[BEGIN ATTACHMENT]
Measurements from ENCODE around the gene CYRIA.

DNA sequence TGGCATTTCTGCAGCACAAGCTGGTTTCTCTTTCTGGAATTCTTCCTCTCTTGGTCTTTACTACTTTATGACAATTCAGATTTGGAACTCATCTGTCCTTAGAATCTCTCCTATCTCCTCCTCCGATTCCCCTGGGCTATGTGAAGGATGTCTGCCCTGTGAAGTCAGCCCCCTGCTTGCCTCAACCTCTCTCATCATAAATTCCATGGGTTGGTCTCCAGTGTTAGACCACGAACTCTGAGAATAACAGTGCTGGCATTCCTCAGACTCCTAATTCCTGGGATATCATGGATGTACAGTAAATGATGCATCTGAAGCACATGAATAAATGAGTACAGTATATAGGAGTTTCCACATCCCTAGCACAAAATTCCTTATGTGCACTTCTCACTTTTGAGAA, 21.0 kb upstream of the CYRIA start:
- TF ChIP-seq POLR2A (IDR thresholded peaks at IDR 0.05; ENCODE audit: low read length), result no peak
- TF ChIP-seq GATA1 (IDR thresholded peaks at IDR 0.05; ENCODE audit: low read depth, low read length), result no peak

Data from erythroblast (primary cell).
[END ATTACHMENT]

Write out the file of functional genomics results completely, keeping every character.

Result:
Measurements from ENCODE around the gene CYRIA.

DNA sequence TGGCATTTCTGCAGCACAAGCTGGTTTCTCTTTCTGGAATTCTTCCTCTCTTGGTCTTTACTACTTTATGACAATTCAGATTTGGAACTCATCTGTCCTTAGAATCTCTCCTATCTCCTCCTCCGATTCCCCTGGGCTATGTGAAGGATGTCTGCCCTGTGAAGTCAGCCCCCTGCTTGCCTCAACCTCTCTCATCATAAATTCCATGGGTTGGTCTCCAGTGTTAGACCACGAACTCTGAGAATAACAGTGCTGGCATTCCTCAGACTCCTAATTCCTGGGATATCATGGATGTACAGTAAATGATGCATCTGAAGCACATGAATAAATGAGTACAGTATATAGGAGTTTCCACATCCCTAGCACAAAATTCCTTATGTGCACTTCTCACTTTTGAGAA, 21.0 kb upstream of the CYRIA start:
- TF ChIP-seq POLR2A (IDR thresholded peaks at IDR 0.05; ENCODE audit: low read length), result no peak
- TF ChIP-seq GATA1 (IDR thresholded peaks at IDR 0.05; ENCODE audit: low read depth, low read length), result no peak

Data from erythroblast (primary cell).